I Care a Lot
Some of the most fun one can have watching wickedly evil and irredeemable people tearing each other apart, J Blakeson’s sunny looking but coal mine dark comedy I Care a Lot is a bit of carefully calculated, rapidly escalating ridiculousness with a purpose. It’s the most entertained I’ve been in quite some time while rooting for characters to mutually destroy one another.
Rosamund Pike (absolutely killing it here and boasting an unnaturally straightened hairstyle that makes her stand out) plays Marla Grayson, a money and power hungry con artist who acts as a court appointed guardian to aging or disabled people. Through carefully greasing the bureaucratic wheels of justice via equally unscrupulous doctors, lawyers, and care home operators, Marla and her partner in crime, business, and life, Fran (Eiza Gonzalez, who has the most likable character, but is still a creep), have amassed a small fortune. Those coffers will only grow with the arrival of Jennifer Peterson (Dianne Wiest) to their stable of wards. Peterson turns out to be worth a bigger fortune than initially expected, but Marla and Fran are unaware that their latest mark is the mother of a powerful and ruthless crime boss (Peter Dinklage).
Blakeson (The Disappearance of Alice Creed) offers what feels like an elevated and female driven equivalent of what Michael Bay tried to do with the lesser, but similarly themed Pain and Gain. It has a bright and sunny outward appearance, but the inhumanity shown by Pike and Dinklage’s characters towards their fellow humans is sociopathic to the extreme. The depraved game of one-upmanship between these fiends is captivating, with both performers well suited to playing characters that can barely contain their evil intentions. It’s also great to see Wiest given a chance to shine here, especially in a scene where she reveals to Marla just how deeply she has screwed herself.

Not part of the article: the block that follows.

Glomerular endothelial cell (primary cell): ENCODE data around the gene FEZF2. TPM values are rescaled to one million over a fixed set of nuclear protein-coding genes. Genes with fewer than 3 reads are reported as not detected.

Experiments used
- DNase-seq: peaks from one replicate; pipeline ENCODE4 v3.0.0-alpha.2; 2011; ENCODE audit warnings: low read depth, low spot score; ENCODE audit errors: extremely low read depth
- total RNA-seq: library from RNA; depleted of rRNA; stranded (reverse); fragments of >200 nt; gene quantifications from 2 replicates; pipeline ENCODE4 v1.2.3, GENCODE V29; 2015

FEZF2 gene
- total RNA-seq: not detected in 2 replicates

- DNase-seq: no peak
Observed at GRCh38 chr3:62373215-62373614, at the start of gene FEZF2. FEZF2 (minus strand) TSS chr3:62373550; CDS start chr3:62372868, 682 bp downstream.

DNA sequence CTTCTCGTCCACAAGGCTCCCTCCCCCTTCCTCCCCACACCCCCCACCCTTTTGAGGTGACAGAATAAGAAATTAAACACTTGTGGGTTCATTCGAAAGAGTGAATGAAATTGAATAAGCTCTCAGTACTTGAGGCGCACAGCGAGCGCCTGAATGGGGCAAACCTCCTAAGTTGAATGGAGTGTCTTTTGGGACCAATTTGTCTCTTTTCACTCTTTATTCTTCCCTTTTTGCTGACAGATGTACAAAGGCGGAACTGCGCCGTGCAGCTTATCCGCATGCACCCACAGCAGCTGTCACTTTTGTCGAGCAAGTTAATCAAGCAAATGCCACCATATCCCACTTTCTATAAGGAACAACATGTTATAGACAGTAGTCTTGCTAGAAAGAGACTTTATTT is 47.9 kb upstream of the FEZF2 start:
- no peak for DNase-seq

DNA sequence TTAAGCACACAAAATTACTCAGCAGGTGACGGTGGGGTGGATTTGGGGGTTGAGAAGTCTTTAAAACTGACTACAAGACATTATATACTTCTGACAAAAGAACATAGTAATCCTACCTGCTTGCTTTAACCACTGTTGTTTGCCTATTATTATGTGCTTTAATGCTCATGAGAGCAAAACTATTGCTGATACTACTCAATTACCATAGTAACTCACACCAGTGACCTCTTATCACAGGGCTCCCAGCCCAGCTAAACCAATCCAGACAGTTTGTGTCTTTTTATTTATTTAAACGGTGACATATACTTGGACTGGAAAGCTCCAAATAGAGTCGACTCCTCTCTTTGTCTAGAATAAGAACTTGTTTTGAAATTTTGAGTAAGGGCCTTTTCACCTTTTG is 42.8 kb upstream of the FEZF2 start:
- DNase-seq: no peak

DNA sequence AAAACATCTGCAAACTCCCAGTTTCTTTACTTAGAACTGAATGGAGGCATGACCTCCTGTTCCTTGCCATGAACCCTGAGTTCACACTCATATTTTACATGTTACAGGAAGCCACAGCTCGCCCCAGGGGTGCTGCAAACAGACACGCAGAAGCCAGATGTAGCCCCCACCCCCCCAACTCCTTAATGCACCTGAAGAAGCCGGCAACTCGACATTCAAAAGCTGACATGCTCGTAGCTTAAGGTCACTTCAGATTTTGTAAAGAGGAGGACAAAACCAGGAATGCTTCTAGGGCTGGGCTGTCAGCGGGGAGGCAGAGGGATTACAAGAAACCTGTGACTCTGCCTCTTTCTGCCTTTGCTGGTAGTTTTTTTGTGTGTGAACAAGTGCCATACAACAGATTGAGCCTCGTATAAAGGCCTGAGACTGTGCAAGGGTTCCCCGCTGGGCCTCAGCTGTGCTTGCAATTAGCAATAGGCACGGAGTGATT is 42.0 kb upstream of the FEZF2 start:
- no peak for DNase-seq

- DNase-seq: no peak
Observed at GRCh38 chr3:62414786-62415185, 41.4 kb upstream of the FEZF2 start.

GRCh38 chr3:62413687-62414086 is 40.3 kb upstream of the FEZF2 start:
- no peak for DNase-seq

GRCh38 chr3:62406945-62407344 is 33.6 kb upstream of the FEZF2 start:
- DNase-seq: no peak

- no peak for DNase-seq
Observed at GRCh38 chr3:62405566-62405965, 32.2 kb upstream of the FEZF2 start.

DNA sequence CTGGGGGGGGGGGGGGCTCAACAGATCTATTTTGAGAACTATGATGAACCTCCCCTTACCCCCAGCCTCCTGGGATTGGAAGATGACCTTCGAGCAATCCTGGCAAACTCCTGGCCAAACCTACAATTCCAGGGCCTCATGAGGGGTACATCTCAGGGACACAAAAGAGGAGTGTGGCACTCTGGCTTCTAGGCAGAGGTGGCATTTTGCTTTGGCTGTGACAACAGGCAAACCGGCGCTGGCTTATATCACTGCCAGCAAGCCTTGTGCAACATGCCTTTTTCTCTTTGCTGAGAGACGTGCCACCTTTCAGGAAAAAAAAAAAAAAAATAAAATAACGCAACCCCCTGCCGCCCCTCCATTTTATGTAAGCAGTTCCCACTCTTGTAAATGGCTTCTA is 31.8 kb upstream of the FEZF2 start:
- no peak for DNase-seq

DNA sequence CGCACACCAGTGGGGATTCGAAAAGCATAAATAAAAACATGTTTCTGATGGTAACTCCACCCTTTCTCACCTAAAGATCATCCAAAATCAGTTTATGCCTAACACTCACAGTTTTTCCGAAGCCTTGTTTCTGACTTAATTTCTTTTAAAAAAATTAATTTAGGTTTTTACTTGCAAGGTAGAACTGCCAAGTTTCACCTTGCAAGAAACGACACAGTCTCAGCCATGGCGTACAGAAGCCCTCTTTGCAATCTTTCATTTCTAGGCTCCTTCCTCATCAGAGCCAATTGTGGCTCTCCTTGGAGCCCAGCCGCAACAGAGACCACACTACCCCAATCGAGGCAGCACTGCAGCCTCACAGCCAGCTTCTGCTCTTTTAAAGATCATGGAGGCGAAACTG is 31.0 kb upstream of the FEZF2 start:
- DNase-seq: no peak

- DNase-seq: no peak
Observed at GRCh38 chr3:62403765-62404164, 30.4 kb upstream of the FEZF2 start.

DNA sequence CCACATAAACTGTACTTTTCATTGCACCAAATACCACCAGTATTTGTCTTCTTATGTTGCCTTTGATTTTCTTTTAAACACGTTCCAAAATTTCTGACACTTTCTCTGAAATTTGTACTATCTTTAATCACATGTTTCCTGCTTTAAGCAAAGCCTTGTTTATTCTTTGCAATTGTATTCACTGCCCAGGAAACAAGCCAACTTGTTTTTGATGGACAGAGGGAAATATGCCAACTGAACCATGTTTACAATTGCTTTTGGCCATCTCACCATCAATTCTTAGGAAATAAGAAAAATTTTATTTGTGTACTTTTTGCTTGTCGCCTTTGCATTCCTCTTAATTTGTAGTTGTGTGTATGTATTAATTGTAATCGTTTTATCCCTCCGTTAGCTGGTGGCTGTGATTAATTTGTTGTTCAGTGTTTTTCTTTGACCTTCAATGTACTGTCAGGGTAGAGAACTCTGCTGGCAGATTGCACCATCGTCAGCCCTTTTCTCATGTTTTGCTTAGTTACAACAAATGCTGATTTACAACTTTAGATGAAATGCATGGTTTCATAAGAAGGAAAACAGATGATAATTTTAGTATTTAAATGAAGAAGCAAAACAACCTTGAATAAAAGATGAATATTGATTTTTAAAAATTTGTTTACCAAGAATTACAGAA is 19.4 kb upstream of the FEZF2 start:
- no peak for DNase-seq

You certainly don’t have to like the characters in I Care a Lot. You should probably hate them. But you’ll always want to see just how intensely they’re willing to escalate an already awful situation next, even if the well handled final reveals are somewhat predictable. And the message Blakeson offers amid all the wackiness about the corrupt nature of guardianship and care home mismanagement offers a timely and thoughtful undercurrent.
I Care a Lot screens again at the 2020 Toronto International Film Festival online and for a limited time via Bell Digital Cinema starting at 6:00 pm on Sunday, September 13. All TIFF 2020 digital screenings are geolocked to Canada.
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